The staffing shortages ignited protests this summer by workers demanding better pay and a minimum staffing mandate.  In late July, Governor Gina Raimondo averted a call to strike by pledging to work with lawmakers and union leaders to develop a minimum staffing standard. But nursing home operators say such a requirement would amount to an “unfunded mandate”, which would lead to more closures. To improve staffing, they say, the state needs to restore funding cut from Medicaid, the state-federal insurance program which covers about two-thirds of Rhode Island's nursing home residents.

 It’s easy to get lost in the battle of numbers over nursing homes. So we spent some time digging to find the answers to some questions:

 How does staffing in Rhode Island nursing homes compare with other states?

Rhode Island nursing homes provide, on average, 3.8 hours of nursing care per resident, which is below the national average of 3.9 hours, according to an analysis by The Public’s Radio of fourth-quarter 2019 data from the federal Centers for Medicare & Medicaid Services (CMS). Rhode Island is tied with Massachusetts for the lowest nurse staffing ratio in New England. (The analysis used hours adjusted to compare nursing homes with different resident care needs.)

Does the federal government mandate minimum staffing levels for nursing homes?

No, the federal Centers for Medicare & Medicaid Services (CMS) which regulates nursing homes has no mandated minimum resident-to-staff ratio for nursing homes. CMS does, however, require the presence of a registered nurse for eight hours a day and a licensed nurse at all times.

Does Rhode Island have any required minimum resident-to-staff ratios for nursing homes?

No. Rhode Island is one of three New England states -- the others being Massachusetts and New Hampshire -- which have no state minimum resident-to-staff ratio for nursing homes. Connecticut, Maine and Vermont have mandatory minimums but they are generally lower than their average staffing levels. For example, Connecticut nursing homes provided, on average, 3.7 hours of nursing care per resident during the fourth-quarter of 2019, compared with the state mandatory minimum of 30 minutes to just under 2 hours per resident, depending on the type of facility.

What was the minimum-staffing legislation that failed to win approval in the General Assembly? 

The legislation would have required a minimum of 4.1 hours of nursing care per resident in all Rhode Island nursing homes. It also would have secured funding to raise wages and enhanced training and skills for caregivers. The Senate bill introduced by Sen. Maryellen Goodwin, D-Providence, passed, but a companion House bill introduced by Rep. Scott Slater, D-Providence, died in committee. Instead, the House voted to create a commission to study the issue. 

Do nursing homes in any other states provide more than 4 hours of nursing care, on average, per resident? 

 Yes. Twenty-five states and the District of Columbia provided 4 hours or more of nursing care, on average, per resident during the fourth-quarter of 2019, according to an analysis of CMS data by The Public’s Radio. (The analysis used hours adjusted to compare nursing homes with different resident care needs.)

How many people work in nursing homes in Rhode Island?

As of last March, nursing and residential care facilities in Rhode Island employed about 17,800 workers, according to the state Department of Labor and Training.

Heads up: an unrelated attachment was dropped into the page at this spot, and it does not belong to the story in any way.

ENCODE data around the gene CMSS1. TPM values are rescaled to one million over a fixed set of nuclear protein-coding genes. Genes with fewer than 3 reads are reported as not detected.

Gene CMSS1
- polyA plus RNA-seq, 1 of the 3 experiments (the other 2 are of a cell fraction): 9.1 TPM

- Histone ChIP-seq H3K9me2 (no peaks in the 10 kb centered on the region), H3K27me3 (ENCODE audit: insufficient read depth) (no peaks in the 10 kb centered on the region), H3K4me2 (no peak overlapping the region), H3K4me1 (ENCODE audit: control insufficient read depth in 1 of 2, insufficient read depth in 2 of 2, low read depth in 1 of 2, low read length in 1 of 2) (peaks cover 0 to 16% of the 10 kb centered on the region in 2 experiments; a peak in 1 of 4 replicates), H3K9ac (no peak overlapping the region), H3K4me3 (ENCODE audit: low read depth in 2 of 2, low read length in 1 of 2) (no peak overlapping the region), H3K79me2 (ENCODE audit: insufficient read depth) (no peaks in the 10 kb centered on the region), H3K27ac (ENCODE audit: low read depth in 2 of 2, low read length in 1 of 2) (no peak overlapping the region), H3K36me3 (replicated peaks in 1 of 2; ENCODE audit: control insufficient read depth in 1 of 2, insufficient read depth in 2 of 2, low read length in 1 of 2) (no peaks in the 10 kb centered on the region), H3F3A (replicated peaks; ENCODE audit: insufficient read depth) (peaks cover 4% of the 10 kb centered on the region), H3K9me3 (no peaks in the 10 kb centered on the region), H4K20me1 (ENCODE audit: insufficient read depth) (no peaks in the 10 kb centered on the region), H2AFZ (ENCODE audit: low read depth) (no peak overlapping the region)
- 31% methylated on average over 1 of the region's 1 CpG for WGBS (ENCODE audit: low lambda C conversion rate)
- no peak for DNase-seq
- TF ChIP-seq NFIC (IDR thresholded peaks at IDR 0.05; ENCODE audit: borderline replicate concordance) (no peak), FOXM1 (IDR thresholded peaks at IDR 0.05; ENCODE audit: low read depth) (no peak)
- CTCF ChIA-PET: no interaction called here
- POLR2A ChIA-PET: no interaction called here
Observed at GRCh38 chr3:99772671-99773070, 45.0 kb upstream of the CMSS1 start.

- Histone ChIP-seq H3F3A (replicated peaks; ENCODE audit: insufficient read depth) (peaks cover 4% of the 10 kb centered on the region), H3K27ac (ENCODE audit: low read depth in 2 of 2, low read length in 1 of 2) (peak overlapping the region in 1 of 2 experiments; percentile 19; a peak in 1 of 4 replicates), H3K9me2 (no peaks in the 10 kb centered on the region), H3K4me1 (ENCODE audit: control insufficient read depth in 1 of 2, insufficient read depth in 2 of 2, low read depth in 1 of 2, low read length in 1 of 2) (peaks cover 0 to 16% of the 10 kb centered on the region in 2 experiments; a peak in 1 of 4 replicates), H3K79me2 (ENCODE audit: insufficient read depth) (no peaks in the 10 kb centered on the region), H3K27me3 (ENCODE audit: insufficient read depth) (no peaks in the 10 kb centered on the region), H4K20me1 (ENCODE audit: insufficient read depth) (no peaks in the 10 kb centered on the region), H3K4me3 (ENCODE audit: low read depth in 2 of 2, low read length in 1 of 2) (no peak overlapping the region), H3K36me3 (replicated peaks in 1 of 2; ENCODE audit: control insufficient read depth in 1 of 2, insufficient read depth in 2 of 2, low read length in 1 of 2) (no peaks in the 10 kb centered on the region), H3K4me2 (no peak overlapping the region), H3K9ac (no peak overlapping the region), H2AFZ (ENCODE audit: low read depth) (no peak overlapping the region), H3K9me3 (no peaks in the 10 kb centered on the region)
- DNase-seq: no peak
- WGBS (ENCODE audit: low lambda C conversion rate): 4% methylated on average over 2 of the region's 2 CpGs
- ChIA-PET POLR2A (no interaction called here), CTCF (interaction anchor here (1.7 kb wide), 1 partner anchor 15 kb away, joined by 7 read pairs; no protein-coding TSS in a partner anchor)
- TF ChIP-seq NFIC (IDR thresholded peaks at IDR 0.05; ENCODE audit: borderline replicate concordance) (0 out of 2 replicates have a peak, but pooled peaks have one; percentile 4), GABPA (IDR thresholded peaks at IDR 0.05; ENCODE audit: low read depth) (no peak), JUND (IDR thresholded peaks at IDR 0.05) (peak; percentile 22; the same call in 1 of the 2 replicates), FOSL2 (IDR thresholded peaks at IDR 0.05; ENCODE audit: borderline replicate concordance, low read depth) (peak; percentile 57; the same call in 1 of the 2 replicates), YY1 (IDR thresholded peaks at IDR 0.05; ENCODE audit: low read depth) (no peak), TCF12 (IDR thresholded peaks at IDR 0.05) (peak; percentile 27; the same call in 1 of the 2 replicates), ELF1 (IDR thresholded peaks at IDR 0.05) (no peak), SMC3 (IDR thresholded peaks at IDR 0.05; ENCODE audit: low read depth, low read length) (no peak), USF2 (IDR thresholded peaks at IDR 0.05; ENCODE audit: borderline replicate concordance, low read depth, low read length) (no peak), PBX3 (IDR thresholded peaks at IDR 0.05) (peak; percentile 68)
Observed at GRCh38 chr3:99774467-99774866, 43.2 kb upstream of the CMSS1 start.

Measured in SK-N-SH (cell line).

How many of Rhode Island’s nursing homes are unionized?

Nine of Rhode Island’s 80 nursing homes are unionized. Six are represented by Local 1199 of the Service Employees International New England; two are represented by the Laborers’ International Union and one is represented by the United Food & Commercial Workers.

 Does Rhode Island have a shortage of nursing home caregivers?

Yes. Rhode Island has 15,000 certified nursing assistants or CNAs  licensed to practice in Rhode Island. But only about 9,300 or 60% were working in the state as of May 2019, according to the federal Bureau of Labor Statistics. The others may be either working in another state or not practicing. The demanding nature of the job coupled with low wages means they often have a high turnover rate. In 2019, the median wage of nursing assistants working in Rhode Island nursing homes was $14.25 an hour, according to the federal Bureau of Labor Statistics. 

Has the state cut Medicaid rates for nursing homes?

Yes, and here’s how. Medicaid payments to nursing home operators in Rhode Island are supposed to be increased annually based on a national nursing home inflation index. But the state’s payments have consistently fallen short of the index. Over the last six fiscal years, Rhode Island nursing homes’ annual increases in Medicaid payments total about 7 %. That’s less than a third of the 23% increase nursing homes would have received during that period if their payment rates had kept up with the inflation index. It’s worth noting that Medicaid is the primary payer of nursing home residents. In Rhode Island, Medicaid pays for about 65% of Rhode Island nursing home residents.

How many people live in Rhode Island nursing homes?

About 7,600 people lived in nursing homes in Rhode Island in 2019, according to data analyzed by the Kaiser Family Foundation.

Correction: An earlier version misstated the number of unionized nursing homes.

Lynn Arditi is the health reporter for The Public’s Radio. Email her at larditi@thepublicsradio.org and follow her on Twitter at @LynnArditi.